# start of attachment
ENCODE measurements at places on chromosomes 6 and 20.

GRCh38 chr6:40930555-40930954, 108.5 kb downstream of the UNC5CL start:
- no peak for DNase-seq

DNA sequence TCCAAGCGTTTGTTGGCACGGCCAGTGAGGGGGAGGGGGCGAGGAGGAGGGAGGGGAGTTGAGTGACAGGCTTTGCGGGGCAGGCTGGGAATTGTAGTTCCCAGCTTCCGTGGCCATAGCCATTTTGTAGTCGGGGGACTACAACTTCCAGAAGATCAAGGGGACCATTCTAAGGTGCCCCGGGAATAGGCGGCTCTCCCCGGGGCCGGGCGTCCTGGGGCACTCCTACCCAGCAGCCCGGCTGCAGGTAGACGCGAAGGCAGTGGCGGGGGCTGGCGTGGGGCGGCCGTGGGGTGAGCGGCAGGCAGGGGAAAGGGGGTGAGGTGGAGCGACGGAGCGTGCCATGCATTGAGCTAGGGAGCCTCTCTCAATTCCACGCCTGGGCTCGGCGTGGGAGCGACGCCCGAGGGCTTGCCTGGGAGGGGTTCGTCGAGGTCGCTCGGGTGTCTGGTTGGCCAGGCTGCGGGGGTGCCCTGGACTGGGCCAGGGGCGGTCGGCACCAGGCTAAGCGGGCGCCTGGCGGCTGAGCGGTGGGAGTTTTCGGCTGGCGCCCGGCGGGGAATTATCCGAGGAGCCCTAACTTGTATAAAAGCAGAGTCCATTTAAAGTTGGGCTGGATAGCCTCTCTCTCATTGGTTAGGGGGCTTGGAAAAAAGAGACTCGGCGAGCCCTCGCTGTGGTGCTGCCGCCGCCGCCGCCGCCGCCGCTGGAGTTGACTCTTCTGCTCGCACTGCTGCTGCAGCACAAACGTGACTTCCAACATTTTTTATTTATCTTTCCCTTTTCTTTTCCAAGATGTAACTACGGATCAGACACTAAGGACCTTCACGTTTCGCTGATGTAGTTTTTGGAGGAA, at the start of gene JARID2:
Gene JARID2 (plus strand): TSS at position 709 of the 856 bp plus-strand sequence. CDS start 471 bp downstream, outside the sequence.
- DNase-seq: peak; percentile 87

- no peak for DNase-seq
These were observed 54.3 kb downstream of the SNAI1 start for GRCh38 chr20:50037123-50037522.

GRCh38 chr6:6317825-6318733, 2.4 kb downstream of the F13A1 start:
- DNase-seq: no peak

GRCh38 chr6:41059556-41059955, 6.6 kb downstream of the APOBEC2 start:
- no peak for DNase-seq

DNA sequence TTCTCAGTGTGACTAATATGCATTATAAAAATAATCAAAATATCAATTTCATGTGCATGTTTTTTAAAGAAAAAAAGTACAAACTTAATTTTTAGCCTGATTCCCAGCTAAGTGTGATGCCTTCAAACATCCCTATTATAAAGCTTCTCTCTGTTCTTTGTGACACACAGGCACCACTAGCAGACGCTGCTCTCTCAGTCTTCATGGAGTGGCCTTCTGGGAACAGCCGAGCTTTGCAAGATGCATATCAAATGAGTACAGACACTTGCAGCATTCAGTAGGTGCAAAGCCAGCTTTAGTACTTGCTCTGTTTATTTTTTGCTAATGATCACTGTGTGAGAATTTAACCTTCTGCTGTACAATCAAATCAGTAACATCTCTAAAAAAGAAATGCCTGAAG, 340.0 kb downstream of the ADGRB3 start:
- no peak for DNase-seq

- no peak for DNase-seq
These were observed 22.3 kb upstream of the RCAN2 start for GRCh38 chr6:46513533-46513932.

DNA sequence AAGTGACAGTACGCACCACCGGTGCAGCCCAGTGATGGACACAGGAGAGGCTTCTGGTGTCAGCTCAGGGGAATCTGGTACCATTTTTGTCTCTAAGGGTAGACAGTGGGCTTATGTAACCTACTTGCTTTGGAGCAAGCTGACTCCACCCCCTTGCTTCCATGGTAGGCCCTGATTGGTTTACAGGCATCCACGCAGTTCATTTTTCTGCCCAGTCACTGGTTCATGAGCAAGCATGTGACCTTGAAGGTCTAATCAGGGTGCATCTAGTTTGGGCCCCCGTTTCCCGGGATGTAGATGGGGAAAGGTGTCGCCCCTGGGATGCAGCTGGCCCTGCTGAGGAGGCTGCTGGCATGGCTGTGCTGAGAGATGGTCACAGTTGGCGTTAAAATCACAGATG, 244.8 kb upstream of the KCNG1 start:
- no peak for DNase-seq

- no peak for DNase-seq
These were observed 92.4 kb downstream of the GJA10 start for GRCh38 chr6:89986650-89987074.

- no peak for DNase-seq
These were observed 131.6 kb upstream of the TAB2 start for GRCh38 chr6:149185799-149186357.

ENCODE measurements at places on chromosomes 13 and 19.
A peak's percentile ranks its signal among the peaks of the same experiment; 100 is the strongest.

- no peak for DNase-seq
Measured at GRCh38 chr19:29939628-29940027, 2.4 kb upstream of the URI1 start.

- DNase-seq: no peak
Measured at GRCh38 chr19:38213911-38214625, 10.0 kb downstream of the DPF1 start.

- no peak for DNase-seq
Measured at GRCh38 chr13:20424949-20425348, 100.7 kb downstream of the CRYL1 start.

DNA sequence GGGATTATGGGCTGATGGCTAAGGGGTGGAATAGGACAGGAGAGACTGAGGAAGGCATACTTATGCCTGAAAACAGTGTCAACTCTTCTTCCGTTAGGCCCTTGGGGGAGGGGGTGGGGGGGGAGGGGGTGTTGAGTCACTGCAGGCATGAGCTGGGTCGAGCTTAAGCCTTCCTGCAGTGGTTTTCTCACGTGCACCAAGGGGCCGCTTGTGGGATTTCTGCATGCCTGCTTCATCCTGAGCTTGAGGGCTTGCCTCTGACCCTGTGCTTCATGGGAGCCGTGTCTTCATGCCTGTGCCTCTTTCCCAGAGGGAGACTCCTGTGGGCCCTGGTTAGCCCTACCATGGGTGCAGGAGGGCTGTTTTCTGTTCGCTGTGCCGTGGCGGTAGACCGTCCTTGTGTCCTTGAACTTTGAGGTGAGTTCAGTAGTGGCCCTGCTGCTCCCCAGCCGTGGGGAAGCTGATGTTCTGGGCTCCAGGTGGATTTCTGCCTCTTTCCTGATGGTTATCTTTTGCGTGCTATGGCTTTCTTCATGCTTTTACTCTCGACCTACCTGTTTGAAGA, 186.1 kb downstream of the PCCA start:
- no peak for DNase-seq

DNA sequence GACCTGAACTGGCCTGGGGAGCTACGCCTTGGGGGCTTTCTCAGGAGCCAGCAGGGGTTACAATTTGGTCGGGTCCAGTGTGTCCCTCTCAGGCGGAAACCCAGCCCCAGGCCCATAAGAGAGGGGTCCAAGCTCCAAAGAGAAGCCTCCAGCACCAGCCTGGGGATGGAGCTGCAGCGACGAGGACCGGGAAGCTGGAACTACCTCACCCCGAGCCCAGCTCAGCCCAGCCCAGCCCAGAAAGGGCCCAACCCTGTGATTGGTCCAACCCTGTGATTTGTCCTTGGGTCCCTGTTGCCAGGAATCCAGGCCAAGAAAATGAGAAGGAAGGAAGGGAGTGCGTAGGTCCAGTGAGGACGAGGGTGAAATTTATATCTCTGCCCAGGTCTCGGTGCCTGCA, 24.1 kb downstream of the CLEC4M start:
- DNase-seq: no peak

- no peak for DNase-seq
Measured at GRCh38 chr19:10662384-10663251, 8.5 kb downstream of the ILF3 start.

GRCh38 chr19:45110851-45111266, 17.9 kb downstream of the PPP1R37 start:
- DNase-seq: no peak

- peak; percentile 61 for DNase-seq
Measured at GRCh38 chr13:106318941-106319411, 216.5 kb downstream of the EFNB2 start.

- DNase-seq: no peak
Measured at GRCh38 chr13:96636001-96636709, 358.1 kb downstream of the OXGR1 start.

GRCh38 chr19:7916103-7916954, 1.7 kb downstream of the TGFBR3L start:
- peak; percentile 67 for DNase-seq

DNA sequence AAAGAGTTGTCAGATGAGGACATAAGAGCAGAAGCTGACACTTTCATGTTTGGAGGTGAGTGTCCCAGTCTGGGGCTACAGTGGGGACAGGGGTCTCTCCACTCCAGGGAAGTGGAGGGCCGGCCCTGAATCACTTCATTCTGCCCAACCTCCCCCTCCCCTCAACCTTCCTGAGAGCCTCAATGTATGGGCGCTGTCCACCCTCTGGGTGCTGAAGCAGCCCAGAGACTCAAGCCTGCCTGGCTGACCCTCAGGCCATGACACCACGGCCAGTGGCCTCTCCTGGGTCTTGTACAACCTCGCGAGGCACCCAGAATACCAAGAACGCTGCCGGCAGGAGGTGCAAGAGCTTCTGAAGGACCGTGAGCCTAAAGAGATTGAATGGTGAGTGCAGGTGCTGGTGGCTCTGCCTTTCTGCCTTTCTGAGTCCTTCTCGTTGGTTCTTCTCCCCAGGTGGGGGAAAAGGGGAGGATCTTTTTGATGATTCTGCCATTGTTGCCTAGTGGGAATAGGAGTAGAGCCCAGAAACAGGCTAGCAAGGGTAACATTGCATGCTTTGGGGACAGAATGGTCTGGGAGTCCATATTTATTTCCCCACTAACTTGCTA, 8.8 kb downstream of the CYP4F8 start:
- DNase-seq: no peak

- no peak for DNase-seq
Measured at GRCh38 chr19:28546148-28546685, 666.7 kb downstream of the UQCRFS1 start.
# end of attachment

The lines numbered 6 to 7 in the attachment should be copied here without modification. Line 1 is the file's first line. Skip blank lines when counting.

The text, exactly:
- DNase-seq: peak; percentile 87

- no peak for DNase-seq